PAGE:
As we pass the second anniversary since the launch of the government Construction Strategy in May 2011 which announced radical change, many are now embracing those changes through BIM at the core.

While individuals, firms and all the professional bodies are all busy updating to accommodate BIM, one of the biggest targeted benefits and reasons for radical change remains largely untested.

The big headline from the Construction Strategy was targeted savings of 15% to 20% by the end of this parliament in 2015.

These significant targets have since been confirmed several times, with clarifications that the savings are expected to come from construction budgets and not from post-occupancy costs.

Are these savings achievable? When asked this question some point to examples of similar savings obtained under Avanti.

This precursor to BIM encouraged the use of technology wrapped within a defined process to ensure greater collaboration between project teams in order to improve the quality and effective use of project information.

The use of technology and defined collaborative processes is also at the heart of BIM.

As the single largest client accounting for 40% to 50% of construction spend, the public sector has been seeking greater savings and efficiency since at least the 1994 Latham Report and the 1998 Egan Report.

The long answer of where these savings are expected to come from is that they will be achieved from a variety of initiatives, with BIM as one of the main facilitators.

Each section of the public sector will have its own money saving initiatives and when combined they are all expected to achieve the 15%-20% target on annual budgets.

Some of these measures will include:

  • Forward announcement of future public projects enticing keener rates from those looking for greater certainty on future income
  • Greater certainty over funding of projects to enable departments to engage with supply chains more collaboratively on innovation and efficiency savings across defined project programmes
  • Greater use of value engineering and lean procurement initiatives
  • Soft landings which seek to reduce the hidden costs of adapting completed spaces to suit specific end user needs
  • Increased use of standardisation to generate efficiency and procurement savings
  • Contractors, suppliers and consultants working harder to beat benchmark targets.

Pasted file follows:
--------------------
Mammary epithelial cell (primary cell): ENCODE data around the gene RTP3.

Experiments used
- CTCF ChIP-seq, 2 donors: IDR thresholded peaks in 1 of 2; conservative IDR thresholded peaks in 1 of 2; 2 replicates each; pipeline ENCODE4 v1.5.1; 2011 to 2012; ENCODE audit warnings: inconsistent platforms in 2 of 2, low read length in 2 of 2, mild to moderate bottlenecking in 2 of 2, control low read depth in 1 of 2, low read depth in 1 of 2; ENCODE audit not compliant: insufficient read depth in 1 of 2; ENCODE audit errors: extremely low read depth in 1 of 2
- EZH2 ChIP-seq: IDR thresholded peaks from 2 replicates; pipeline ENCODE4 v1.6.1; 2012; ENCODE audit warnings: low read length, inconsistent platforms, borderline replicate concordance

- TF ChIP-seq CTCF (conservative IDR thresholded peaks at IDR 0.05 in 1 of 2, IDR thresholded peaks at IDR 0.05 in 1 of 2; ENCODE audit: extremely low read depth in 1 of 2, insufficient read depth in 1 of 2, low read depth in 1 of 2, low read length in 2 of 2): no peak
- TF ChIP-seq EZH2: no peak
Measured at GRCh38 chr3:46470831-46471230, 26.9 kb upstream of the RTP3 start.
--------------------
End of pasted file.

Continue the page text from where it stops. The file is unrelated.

The short answer is that the majority of savings are expected to be achieved by tighter information flow with project designs agreeing with each other by the time essential tasks are commenced.

The cost savings are not necessarily on the upfront budget, but the whole project costs including the variety of extra issues that cause cost overruns.

By following the procedures within the newly published PAS1192-2: 2013 and new aligned documents such as the RIBA Plan of Work 2013 externallink, the top money saving opportunities should come from:

  1. A single BIM model to collect project team and contractors detailing so that all the strands of information agree with each other with clashes identified upfront. This will reduce rework, conflicts, waste and delays
  2. 3D Visualisations and space use simulations which help clients to explore spatial requirements, potentially reducing client variations and scope creep
  3. BIM implementation and execution plans that ensure documentation is coordinated, timely and in an accessible form with agreement on information deliverables to ensure projects progress as planned
  4. Component manufacturing and building tolerances integrated into the collaborative design development process
  5. Project programming simulations to identify the most efficient construction sequences and locations of key elements such as cranes, access and waste management
  6. Closer collaboration with contractors leading to reductions in tender risk premiums, lower insurance costs, fewer overall variations and fewer opportunities for claims.

The new BIM protocols, standards and tools will make it difficult for significant numbers of mistakes to filter through to site and many will be identified while they are still cheap to fix.

BIM is not going to solve every problem that has a cost impact, but experience has shown that improving information quality and increasing unity through collaboration can make projects more predictable.

The targeted savings are being closely monitored and benchmarked by the government. Once these savings are achieved, and it seems that we may get very close, the future of BIM is not a constant round of cost savings. But what we should expect are reduced risks, fewer disruptions, greater opportunity for innovation and increased budget certainty.

The big win is that project data can be used more effectively during the construction process and over the life of a building where even greater post-occupancy costs and carbon savings are expected.

Related reading on

The RIBA Plan of Work 2013 and BIM